COOK COUNTY CRIMINAL COURTHOUSE — A case of mistaken identity on Twitter landed a South Side teen in jail on shooting charges, his attorney said.
Patrick Myers, 17, was arrested and charged in a shooting after the victim picked out his assailant from a photo posted on Twitter, said defense attorney Stuart Goldberg. But the case was quickly dismissed when it became clear to authorities that Myers was not in the photo.
"We knew he didn't do it," Myers' aunt, Signora Jones said, her arm wrapped tightly around the grinning teen. "This one here, he is not going to even be holding a gun."
Like many of the lawbreakers they pursue, police are increasingly making use of Twitter, Instagram and Facebook. While evidence gathered on social media is rarely enough to warrant charges, police say it can help.
"Information garnered from social media sites merely assists investigators and generates leads," Chicago Police Lt. Steven Sesso. "It is not the sole source of information used to prosecute an offender."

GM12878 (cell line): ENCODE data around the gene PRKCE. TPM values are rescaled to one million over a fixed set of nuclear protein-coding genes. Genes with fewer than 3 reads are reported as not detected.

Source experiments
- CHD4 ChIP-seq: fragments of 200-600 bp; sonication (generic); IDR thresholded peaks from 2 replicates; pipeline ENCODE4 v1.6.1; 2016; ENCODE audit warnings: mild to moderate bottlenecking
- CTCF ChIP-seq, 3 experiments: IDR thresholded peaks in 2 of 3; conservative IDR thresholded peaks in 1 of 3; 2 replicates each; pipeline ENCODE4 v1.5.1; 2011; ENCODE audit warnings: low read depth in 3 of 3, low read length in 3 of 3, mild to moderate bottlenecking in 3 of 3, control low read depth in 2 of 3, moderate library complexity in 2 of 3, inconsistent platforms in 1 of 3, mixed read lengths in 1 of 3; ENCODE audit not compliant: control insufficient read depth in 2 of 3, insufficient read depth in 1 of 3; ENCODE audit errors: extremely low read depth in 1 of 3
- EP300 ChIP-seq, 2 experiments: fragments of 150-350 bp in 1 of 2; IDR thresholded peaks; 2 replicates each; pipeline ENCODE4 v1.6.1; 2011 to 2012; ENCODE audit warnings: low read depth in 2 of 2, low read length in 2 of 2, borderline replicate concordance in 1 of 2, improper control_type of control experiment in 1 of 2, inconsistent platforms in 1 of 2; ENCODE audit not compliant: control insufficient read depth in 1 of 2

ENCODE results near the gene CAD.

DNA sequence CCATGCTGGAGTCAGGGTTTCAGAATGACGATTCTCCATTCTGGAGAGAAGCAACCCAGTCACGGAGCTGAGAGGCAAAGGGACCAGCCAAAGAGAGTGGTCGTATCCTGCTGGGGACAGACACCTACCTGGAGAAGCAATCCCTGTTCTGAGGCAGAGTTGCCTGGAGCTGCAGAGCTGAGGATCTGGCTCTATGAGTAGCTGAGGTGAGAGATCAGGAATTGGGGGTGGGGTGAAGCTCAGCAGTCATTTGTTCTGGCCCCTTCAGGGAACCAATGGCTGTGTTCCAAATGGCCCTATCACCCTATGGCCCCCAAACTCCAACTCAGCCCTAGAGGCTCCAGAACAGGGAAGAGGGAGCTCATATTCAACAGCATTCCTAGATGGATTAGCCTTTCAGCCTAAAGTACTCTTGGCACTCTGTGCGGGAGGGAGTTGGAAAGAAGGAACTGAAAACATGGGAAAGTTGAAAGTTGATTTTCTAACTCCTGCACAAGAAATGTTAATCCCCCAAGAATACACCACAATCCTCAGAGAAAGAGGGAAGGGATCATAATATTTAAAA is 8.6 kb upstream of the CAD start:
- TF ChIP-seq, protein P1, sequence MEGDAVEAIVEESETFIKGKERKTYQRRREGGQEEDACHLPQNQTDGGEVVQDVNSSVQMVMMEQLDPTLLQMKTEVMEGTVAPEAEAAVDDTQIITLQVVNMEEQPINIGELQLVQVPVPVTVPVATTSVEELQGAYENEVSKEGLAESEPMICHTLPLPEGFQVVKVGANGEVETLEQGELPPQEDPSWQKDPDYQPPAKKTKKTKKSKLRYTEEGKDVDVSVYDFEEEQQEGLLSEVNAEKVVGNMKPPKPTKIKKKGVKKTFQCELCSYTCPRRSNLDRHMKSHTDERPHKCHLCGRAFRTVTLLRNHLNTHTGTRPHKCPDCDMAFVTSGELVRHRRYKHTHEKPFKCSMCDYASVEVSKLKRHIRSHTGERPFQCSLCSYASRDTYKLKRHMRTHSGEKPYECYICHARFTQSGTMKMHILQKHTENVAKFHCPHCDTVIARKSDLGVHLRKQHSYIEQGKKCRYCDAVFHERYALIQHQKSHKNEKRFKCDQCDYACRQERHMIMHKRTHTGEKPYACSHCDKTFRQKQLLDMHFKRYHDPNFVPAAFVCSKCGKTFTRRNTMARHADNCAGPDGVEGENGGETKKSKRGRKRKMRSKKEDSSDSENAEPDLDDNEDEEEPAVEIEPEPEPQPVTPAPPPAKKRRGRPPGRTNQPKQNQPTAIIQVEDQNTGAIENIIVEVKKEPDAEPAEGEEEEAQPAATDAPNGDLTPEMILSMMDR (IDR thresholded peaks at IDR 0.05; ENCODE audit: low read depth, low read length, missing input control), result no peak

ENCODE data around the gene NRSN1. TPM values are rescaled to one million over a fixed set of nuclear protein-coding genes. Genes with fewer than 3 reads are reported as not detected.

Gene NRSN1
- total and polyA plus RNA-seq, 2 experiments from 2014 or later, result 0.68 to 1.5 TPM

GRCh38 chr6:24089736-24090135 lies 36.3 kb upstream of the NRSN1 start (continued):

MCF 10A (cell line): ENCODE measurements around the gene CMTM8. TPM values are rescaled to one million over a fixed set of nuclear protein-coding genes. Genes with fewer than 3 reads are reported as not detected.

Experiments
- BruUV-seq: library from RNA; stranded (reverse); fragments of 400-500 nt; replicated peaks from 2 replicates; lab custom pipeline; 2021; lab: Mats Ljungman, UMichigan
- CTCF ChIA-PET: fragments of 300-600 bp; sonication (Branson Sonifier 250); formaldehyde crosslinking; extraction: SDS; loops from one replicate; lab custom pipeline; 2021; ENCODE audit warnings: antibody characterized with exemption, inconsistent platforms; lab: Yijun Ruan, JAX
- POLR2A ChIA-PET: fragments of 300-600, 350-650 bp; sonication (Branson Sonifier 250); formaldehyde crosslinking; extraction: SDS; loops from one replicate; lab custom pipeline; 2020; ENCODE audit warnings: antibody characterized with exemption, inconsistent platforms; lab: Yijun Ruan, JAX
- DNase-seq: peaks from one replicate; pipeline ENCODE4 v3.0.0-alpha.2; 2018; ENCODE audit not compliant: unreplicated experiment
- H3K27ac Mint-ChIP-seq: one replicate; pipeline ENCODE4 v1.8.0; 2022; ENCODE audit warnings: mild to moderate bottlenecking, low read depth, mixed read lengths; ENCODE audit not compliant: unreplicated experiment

But social media has pitfalls, both for police as an investigative tool and for those charged with crimes.
In Myers' case, police and the victim identified him as the shooter based on a Twitter photo featuring two young men with a gun, his attorney said.
The 22-year-old man, who police say was shot in the left shoulder on Jan, 19 in the 8500 block of South Constance Avenue in Avalon Park, picked Myers out in "multiple photo arrays," according to a police report.
When Myers went to the police station to turn himself in on Jan. 23, police showed him the Twitter photo, Goldberg said. Police said the guy with the gun in the photo had been identified by the victim as the shooter.
The only problem was the man in the Twitter photo wasn't Myers, said his aunt, Signora Jones.
The 17-year-old Hyde Park High School student was charged as an adult with aggravated battery and jailed.
The family was vindicated Friday when the victim stood before a Cook County judge during a brief preliminary hearing and confirmed that he no longer wanted to pursue charges against Myers.
Goldberg said some of his clients get themselves in trouble with reckless posts.
"Sometimes defendants are implicating [themselves], making statements," he said. "Cops are seeing people poses with guns and going after them. It's reckless."
Goldberg, who almost immediately posted to Facebook about his victory after Myers' hearing, said both police and members of the public should be more careful.